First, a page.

F-35I Adir Is on the Tarmac: Following the December 15 crash of a Lockheed Martin F-35B at a United States Navy base in Texas, the Israeli Air Force (IAF) announced on Sunday that it had grounded eleven of its fighters. The aircraft would be checked for a similar issue that apparently led to the crash before any of the IAF fighters are returned to service.
“From the findings and the information given, it was found that these planes require a dedicated inspection in order to rule out the possibility of a repeated malfunction in the Israeli array,” the IDF said via a statement, according to the Times of Israel.
This is actually the second time this year that the IAF has been forced to briefly ground its fighters.
In August, the entire fleet of thirty-three jets underwent a detailed inspection and evaluation out of an abundance of caution. In fact, nearly the entire Lockheed Martin F-35 Lightning II fleet of aircraft around the world was also inspected after a faulty component was discovered, which could have prevented the pilot from being able to safely egress from the aircraft during an emergency.
The IAF teams, as well as other operators, had been provided equipment from Lockheed Martin to conduct inspections of the Martin-Baker ejection seats.
The matter was resolved within just a couple of weeks. It is expected the Israel Air Force’s F-35s will be inspected this week and returned to service by the New Year.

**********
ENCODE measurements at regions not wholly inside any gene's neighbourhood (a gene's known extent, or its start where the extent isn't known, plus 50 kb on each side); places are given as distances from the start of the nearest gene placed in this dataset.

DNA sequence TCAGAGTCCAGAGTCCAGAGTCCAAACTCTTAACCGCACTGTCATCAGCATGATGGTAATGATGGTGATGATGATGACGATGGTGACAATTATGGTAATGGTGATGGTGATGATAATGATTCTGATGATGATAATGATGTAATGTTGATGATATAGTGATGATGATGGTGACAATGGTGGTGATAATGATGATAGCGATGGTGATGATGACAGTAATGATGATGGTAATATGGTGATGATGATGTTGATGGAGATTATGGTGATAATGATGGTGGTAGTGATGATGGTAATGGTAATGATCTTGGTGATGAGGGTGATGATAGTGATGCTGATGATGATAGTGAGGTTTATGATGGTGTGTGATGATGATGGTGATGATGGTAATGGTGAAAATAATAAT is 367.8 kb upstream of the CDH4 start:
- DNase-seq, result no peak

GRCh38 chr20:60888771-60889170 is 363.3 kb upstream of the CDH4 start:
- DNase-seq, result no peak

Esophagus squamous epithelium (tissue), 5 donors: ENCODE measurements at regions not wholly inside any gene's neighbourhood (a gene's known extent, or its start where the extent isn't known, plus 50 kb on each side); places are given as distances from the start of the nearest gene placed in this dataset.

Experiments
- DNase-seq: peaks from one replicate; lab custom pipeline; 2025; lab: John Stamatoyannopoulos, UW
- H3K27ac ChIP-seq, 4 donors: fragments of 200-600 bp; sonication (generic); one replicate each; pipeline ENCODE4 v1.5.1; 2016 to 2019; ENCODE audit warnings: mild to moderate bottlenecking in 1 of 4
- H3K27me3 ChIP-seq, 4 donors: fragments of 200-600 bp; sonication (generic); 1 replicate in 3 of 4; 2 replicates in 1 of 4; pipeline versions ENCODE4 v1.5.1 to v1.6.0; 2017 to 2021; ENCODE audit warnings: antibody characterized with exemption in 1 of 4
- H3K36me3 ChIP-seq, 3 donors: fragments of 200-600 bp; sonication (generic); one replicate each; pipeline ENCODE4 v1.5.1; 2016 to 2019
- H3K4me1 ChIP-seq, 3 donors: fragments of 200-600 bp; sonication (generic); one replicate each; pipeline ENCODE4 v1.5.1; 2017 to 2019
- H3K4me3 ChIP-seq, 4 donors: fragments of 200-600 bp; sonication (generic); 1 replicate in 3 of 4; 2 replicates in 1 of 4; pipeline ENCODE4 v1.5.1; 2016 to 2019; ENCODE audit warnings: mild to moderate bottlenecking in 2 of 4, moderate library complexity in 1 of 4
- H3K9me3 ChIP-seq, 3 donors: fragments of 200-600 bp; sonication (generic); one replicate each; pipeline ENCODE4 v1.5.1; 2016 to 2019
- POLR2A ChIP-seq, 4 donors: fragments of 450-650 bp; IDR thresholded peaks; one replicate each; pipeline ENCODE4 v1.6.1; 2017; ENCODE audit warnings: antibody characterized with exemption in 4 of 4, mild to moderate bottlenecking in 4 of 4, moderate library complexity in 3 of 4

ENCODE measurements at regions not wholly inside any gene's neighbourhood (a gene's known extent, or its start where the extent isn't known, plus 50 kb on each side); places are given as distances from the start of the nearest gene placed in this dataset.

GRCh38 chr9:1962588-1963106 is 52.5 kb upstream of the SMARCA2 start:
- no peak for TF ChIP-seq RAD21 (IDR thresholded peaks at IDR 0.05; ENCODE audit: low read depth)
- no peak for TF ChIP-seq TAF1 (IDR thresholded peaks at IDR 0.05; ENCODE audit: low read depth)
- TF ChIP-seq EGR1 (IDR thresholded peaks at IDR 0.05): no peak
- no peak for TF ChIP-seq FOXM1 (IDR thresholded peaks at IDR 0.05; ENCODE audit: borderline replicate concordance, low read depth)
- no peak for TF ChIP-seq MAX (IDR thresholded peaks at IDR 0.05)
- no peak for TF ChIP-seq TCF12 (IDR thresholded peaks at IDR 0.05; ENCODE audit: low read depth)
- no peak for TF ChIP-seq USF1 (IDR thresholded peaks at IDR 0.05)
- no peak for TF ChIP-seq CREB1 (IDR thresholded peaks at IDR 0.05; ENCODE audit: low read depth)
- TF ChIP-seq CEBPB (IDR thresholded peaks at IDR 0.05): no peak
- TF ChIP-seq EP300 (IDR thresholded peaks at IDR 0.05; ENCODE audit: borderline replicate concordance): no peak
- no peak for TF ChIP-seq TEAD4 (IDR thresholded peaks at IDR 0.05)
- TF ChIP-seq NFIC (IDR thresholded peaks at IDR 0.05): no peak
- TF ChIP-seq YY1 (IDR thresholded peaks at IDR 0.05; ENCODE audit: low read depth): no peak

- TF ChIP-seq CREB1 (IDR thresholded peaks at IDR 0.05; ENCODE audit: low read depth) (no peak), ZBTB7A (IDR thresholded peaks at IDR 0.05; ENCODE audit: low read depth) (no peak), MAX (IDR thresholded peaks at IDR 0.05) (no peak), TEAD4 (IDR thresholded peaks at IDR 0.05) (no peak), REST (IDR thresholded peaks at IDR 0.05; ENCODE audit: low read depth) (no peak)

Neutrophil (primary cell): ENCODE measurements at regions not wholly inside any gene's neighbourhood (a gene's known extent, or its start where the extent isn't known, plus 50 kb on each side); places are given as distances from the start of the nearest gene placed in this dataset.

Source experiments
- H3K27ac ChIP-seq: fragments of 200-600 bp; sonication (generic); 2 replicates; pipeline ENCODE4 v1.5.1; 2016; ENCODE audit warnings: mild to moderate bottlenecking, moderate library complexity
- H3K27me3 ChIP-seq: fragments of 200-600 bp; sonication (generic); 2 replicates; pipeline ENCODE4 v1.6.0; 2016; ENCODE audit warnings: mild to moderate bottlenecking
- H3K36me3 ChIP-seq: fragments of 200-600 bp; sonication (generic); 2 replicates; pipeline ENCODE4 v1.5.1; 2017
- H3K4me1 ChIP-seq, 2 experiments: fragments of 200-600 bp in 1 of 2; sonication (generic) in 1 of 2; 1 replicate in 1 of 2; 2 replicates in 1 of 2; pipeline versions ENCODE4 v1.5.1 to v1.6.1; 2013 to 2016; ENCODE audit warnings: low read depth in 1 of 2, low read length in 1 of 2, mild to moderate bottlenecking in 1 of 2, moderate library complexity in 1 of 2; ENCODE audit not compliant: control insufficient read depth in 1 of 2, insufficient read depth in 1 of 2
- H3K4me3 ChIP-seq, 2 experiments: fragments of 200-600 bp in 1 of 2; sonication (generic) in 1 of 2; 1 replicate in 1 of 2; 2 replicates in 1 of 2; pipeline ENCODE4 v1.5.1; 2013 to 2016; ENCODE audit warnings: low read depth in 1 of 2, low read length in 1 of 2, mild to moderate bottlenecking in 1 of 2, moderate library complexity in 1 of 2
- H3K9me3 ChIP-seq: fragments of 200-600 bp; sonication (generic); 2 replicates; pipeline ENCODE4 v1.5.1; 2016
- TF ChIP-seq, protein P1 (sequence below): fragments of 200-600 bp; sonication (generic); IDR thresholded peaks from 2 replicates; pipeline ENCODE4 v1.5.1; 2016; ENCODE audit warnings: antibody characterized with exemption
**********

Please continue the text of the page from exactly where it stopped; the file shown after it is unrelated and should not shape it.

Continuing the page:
Israel’s F-35I Adir
Israel currently operates the advanced stealth jets in two squadrons, the 116th Lions of the South Squadron and the 140th Golden Eagle Squadron based at Nevatim Airbase. The IAF also has a third squadron used for training.
The State of Israel became the first foreign nation to select the F-35 through the U.S. government’s Foreign Military Sales process when a Letter of Agreement was signed more than a decade ago in October 2010.
On June 22, 2016, the IAF received its first F-35A at a ceremony at Lockheed Martin’s Fort Worth, Texas facilities.
The IAF’s F-35 is actually a special variant that was developed to address concerns that the Lightning II’s stealth capabilities could be partly overcome within a decade despite the 30- to the 40-year service life of the aircraft. Israel sought to utilize its own electronic warfare system (EWS), and while the U.S. had initially refused to allow such changes, it was eventually agreed that the IAF could integrate its own EWS, including sensors and countermeasures, on top of the U.S. systems.
In addition to the Israeli-specific software enhancements in the F-35, IAF pilots also utilize a locally-developed helmet-mounted display, and bespoke datalink functionality that is specific to the IDF, while other enhancements further improved the F-35’s already-potent data gathering and processing capabilities.
These various upgrades to the stealth aircraft were considered significant enough to warrant the ‘I’ designation, making the F-35I one of just a handful of formally acknowledged F-35 variants. The Israeli Air Force designated the F-35I with the name Adir, meaning “Mighty One” in Hebrew.
It was last month that the IAF received three additional Adir fighters, bringing the total of F-35s in the fleet to thirty-six.
Author Experience and Expertise: A Senior Editor for 19FortyFive, Peter Suciu is a Michigan-based writer. He has contributed to more than four dozen magazines, newspapers, and websites with over 3,200 published pieces over a twenty-year career in journalism. He regularly writes about military hardware, firearms history, cybersecurity, politics, and international affairs. Peter is also a Contributing Writer for Forbes and Clearance Jobs. You can follow him on Twitter: @PeterSuciu.